The Tooth Brewery

Posted on Mon, 02/24/2014 - 13:34
Tooth and Co was founded in 1835 and went through various changes of ownership within the Tooth family until 1857. In that year James Sutherland Mitchell, who had been the manager of the business, became the first non-family shareholder.
James Sutherland Mitchell became a weathly man as a result of his shareholding in Tooth and Co, and his granddaughter Mary Elizabeth Mitchell Wylde married Harold Ozanne in 1909. 
Tooth and Co operated from the Kent Brewery in Sydney and was the major brewer of beer in New South Wales for 150 years. But during the early years much of the profit from this successful business came from importing wines, spirits and beer, as colonial beer was not widely drunk until the 1880s. 
 The tied house system was a huge advantage to Tooth’s Kent Brewery. This was an arrangement where a brewery lent capital to publicans to establish their hotel or pub, provided that the hotel was stocked exclusively by the brewery. Such an investment guaranteed beer sales and was a key element in Tooth and Co attaining a large market share in New South Wales.
 Tooth and Co was one of Australia’s oldest and largest companies with share capital of £900,000 when it went public in 1888. It was listed on the Sydney Stock Exchange in July 1961. In addition to the huge Kent Brewery site Tooth owned numerous pubs and considerable land and for a period it also owned Penfolds Wines. 
 In 1981, a controlling interest in Tooth and Co. Ltd was acquired by the Adelaide Steamship Company (a corporate raider and asset stripper.) The Adelaide Steamship Company's acquisitions were funded by huge borrowings, and the AdSteam Group had high debt levels (gearing). With the onset of the recession of the early 1990s, interest rates rose. Under the pressure of its debt, AdSteam was forced to liquidate all tangible assets, although its bankers had agreed to an orderly sale.
 Tooth as a listed company, had to publish an annual report and each year Residual Assco, DJL, and Tooth went through the formality of an Annual General Meeting. The meeting in regard to the three worthless companies took about twenty minutes. The minutes of the meeting were presented in a plain form, in a manner suggesting three witches about a cauldron in a darkened room. On this basis, analysts and the press named the companies the three ugly sisters. Tooth and Co. was delisted from the ASX in 2010.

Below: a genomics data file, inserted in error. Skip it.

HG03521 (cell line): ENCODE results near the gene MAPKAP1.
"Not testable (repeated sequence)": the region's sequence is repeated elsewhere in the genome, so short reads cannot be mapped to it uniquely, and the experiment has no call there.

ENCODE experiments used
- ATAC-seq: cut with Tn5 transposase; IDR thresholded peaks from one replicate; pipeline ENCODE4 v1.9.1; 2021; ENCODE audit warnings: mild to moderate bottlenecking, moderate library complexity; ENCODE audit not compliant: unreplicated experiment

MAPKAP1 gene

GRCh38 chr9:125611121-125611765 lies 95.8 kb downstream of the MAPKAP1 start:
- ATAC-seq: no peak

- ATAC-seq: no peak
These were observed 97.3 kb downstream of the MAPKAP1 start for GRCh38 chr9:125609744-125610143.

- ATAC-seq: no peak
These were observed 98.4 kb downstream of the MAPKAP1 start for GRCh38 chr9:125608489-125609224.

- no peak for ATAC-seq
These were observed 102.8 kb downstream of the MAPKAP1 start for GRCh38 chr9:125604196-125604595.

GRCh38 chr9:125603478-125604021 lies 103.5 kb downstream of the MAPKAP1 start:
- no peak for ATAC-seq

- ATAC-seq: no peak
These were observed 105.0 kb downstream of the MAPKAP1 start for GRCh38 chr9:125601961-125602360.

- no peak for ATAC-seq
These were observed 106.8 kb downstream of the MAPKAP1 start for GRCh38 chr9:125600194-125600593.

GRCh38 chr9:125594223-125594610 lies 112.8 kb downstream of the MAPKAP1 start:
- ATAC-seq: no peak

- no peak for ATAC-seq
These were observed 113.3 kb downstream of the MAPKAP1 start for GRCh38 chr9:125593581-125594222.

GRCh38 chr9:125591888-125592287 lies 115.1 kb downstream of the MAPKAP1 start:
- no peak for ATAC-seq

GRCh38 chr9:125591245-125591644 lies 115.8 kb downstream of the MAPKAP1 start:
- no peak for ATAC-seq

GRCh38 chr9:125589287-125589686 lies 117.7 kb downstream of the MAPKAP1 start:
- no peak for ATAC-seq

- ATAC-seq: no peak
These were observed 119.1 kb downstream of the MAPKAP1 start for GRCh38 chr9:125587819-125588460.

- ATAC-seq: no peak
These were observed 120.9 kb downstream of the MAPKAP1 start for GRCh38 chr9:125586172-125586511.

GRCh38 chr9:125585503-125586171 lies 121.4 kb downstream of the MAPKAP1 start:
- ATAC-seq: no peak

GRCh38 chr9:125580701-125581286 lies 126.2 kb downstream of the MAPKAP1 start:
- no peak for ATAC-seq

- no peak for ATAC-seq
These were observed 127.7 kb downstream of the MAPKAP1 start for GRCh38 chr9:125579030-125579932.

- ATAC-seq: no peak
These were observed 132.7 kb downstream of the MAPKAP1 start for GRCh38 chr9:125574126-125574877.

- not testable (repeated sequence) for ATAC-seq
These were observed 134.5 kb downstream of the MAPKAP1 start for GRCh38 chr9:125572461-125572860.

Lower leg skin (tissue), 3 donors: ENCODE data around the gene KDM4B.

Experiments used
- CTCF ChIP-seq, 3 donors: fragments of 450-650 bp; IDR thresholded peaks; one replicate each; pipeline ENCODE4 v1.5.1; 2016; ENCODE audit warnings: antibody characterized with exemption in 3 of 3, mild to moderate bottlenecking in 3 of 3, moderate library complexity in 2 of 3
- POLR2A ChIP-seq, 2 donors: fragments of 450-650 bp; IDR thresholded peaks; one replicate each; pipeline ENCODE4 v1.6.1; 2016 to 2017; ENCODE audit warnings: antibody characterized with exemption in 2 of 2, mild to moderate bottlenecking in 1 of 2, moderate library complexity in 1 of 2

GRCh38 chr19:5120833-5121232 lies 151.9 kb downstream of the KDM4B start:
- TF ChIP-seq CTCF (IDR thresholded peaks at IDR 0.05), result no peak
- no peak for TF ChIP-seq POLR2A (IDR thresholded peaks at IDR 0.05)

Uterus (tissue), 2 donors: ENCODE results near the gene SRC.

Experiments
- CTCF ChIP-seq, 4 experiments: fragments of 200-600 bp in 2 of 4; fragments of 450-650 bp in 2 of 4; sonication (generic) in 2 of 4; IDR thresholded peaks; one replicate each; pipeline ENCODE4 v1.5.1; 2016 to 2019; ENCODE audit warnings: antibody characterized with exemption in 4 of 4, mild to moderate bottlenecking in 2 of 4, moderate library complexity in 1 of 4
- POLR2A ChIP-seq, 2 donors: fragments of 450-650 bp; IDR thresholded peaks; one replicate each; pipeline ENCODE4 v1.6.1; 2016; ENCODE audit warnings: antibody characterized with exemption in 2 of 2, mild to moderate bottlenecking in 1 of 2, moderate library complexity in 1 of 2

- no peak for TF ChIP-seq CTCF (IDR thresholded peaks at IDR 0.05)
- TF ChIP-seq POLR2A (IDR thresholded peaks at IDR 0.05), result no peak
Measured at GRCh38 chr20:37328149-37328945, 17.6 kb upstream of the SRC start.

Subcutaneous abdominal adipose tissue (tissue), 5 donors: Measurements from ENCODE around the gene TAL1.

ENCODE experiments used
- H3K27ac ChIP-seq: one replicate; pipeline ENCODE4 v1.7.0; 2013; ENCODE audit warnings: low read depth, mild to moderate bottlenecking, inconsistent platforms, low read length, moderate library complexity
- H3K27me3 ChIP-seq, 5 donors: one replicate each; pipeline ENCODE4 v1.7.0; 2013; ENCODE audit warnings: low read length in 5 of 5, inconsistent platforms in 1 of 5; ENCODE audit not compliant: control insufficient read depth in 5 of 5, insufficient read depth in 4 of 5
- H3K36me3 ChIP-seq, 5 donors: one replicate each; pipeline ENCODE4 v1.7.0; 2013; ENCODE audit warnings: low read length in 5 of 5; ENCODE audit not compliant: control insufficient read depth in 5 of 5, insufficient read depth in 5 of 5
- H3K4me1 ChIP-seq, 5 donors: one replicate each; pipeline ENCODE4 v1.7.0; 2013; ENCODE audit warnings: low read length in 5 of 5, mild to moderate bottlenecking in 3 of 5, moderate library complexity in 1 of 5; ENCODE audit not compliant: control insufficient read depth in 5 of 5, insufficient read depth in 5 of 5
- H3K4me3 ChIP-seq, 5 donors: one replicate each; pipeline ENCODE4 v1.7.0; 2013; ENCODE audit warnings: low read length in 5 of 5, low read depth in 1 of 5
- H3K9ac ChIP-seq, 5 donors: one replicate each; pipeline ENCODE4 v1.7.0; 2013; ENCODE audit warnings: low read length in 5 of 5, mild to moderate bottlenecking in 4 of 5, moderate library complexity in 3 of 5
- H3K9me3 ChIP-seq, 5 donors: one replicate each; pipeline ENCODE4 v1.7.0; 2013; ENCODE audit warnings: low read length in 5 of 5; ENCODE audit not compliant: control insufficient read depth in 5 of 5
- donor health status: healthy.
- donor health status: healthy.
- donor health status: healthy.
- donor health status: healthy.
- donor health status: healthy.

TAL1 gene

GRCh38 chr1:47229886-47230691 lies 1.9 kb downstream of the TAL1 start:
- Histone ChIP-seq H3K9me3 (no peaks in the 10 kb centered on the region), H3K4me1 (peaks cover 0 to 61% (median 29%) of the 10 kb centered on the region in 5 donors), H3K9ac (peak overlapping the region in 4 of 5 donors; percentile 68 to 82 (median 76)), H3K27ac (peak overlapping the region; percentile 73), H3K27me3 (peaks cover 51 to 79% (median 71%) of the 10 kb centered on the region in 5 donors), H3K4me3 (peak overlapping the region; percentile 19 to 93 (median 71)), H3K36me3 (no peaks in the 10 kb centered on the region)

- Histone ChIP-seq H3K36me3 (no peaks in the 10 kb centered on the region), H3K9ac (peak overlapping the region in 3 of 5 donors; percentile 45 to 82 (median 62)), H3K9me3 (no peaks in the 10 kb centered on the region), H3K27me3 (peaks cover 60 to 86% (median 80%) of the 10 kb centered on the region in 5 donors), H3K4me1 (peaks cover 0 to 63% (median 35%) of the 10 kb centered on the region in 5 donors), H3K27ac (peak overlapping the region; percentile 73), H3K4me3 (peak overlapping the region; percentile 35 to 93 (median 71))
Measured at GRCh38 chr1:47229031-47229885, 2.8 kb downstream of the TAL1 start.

In early 2005 the massive Kent Brewery was closed with the site undergoing redevelopment into housing, with the exception of a heritage chimney and a gate. The gate still bears the trademark of Invicta the rampant stallion. The remaining red-brick facade is the last reminder of one of Australia's first companies - a factory so big it was described as a "city within a city".
Tooth established and maintained a comprehensive brewing museum at its Kent Brewery. The contents of the museum have since been donated to the Powerhouse Museum, located in Harris Street Ultimo. Part of the contents are now on permanent display at the Powerhouse Museum.
A feature of Tooth and Co. was the painting of large pub paintings in the 1930s and 1940s, unique to NSW. These pub paintings sought to advertise beer by associating it with sport, health and cultural sophistication. Tooth and Co. owned hundreds of pubs throughout NSW at the time and sought to decorate many with these paintings. Many of these have now disappeared from pub walls and are highly sought as souvenirs of the era. 
The original Tooth and Co produced many beers, of which only two remain on the market - KB Lager and Kent Old Brown. KB Lager - named after the 'Kent Brewery', once one of the most popular beers in NSW is now produced in small amounts by Carlton & United. It has recently been popularised amongst the younger demographic by the fictional beer-swilling Rugby League Legend Reg Reagan as his beer of choice.